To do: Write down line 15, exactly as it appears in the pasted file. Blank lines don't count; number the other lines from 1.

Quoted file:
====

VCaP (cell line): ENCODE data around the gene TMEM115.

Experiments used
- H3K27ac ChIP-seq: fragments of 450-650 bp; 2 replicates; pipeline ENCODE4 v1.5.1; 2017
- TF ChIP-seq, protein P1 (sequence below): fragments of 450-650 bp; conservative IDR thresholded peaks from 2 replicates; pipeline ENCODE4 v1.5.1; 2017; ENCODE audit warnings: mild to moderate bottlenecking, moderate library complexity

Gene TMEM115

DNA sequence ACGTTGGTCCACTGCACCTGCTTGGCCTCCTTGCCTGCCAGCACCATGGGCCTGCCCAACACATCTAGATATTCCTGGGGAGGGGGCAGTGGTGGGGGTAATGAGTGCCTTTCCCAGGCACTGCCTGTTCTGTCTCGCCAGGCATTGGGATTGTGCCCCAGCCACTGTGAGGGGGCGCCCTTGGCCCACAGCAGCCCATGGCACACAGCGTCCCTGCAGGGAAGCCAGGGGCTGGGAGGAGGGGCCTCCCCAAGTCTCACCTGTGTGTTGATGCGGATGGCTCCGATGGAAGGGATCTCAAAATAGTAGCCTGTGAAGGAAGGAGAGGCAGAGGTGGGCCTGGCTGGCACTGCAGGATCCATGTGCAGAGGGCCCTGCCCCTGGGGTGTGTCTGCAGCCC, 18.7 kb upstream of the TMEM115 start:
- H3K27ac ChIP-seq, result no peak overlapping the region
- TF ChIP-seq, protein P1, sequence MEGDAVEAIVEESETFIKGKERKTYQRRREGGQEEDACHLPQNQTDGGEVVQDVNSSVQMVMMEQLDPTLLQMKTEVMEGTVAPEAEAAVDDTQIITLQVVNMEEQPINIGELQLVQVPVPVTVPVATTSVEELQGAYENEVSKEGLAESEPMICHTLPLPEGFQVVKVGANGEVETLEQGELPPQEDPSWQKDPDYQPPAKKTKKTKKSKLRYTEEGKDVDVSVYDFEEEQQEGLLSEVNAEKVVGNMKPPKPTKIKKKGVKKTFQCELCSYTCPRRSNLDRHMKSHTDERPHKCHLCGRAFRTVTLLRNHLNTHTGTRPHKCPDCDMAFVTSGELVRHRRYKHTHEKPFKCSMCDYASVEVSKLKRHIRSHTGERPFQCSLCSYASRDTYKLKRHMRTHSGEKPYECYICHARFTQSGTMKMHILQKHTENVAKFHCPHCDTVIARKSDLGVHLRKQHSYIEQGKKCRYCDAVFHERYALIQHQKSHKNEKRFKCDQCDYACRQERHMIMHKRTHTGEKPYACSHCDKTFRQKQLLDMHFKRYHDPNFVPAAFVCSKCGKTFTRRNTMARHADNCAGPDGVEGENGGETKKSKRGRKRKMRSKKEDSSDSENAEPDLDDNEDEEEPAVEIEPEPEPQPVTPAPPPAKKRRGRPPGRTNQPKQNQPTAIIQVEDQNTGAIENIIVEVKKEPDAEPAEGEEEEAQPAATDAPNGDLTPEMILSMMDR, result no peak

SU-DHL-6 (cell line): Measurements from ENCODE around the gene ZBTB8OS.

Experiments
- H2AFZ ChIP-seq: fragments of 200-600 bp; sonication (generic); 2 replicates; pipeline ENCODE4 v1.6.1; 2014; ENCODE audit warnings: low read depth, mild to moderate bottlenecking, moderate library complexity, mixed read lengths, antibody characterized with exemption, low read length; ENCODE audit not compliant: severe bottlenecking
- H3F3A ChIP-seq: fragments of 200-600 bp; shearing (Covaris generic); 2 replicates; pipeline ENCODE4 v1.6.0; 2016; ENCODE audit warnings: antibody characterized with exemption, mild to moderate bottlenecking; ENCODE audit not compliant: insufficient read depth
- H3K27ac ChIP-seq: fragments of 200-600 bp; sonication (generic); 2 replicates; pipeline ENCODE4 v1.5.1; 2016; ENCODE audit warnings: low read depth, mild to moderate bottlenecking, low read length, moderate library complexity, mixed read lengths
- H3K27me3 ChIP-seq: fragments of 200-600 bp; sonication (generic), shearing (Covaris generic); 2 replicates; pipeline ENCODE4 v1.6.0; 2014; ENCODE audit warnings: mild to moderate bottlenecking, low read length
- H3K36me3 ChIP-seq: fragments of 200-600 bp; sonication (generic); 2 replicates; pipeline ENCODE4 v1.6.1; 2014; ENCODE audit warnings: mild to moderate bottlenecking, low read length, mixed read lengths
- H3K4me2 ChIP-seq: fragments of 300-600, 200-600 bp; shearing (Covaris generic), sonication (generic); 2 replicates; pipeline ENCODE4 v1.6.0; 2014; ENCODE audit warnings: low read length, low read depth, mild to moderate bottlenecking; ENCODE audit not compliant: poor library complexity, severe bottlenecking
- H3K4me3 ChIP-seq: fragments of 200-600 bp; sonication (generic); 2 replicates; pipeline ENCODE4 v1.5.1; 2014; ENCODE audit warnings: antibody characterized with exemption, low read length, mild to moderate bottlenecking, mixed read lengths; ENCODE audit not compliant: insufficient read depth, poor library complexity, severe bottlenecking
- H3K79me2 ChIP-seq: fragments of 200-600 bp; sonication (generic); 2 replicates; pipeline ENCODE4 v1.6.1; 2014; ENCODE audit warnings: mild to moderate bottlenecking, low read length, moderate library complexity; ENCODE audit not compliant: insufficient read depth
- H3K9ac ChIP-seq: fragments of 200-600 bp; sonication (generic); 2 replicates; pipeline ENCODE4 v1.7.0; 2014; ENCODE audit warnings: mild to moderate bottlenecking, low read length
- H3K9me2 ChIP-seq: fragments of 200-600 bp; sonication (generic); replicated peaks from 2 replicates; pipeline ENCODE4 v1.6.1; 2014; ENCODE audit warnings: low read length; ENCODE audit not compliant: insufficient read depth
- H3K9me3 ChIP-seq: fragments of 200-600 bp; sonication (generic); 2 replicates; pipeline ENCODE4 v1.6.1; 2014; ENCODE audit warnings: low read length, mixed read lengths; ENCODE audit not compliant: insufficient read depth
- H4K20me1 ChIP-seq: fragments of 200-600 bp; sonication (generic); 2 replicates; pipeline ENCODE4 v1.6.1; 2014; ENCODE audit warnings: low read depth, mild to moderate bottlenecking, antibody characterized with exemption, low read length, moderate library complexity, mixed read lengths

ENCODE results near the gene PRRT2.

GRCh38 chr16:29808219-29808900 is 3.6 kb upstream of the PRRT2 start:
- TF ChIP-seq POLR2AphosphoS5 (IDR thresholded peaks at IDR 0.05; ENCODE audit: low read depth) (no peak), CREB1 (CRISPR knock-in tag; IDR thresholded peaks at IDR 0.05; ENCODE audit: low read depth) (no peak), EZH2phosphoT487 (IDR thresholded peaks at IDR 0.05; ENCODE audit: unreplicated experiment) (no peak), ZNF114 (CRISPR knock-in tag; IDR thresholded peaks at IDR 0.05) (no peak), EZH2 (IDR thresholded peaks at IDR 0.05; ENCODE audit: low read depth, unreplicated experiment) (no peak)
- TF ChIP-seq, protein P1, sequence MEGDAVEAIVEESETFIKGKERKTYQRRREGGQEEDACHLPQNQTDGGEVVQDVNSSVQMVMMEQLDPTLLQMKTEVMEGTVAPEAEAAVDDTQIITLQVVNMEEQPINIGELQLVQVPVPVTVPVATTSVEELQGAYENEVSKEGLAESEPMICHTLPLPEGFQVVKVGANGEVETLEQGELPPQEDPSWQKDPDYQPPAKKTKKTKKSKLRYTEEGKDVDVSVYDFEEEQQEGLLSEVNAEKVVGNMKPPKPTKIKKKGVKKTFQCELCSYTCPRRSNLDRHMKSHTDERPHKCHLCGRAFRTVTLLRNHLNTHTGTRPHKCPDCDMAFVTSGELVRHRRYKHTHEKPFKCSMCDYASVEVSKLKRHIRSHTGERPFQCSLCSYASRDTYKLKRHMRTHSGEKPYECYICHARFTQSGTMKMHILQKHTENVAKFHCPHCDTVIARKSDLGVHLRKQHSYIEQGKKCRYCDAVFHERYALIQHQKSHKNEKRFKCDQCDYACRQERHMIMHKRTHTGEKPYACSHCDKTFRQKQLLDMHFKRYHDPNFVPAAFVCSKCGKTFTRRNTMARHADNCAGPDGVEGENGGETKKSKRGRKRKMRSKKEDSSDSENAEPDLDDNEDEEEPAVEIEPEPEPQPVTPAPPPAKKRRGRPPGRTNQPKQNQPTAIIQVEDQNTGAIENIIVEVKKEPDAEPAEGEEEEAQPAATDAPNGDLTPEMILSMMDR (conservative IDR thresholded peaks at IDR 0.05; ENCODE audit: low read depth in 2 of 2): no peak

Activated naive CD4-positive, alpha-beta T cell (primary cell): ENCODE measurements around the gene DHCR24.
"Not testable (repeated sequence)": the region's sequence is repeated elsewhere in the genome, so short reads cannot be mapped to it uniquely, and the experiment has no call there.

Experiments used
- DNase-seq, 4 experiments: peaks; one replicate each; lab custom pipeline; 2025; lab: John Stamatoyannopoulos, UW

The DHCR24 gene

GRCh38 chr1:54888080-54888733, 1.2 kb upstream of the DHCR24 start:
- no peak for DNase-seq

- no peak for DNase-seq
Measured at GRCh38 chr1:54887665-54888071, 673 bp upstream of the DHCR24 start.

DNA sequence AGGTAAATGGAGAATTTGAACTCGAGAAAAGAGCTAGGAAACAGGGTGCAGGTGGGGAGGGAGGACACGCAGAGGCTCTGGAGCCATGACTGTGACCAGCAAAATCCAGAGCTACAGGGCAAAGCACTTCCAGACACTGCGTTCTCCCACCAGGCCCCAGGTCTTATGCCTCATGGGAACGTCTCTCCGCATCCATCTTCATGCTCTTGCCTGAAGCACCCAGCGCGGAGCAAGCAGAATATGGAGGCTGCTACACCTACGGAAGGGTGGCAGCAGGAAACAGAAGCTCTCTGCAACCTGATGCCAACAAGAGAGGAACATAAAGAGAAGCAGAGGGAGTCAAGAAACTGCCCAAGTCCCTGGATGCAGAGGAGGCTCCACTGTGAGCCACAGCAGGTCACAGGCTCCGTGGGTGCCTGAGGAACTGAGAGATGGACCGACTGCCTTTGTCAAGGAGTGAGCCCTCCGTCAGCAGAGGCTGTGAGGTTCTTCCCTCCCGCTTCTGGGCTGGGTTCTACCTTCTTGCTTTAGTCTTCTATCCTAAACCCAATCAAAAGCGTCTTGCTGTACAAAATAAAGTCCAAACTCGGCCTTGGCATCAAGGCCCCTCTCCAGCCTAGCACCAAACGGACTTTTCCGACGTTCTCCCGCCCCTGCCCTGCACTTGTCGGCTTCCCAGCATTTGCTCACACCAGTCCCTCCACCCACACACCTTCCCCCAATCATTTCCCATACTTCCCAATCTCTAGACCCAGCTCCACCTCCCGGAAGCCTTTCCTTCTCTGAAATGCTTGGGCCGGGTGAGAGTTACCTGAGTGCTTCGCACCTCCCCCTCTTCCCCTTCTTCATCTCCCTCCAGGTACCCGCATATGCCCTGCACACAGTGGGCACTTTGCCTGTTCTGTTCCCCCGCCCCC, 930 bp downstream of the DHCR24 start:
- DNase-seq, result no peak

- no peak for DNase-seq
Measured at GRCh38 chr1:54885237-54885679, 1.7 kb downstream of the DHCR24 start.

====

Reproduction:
- H3K36me3 ChIP-seq: fragments of 200-600 bp; sonication (generic); 2 replicates; pipeline ENCODE4 v1.6.1; 2014; ENCODE audit warnings: mild to moderate bottlenecking, low read length, mixed read lengths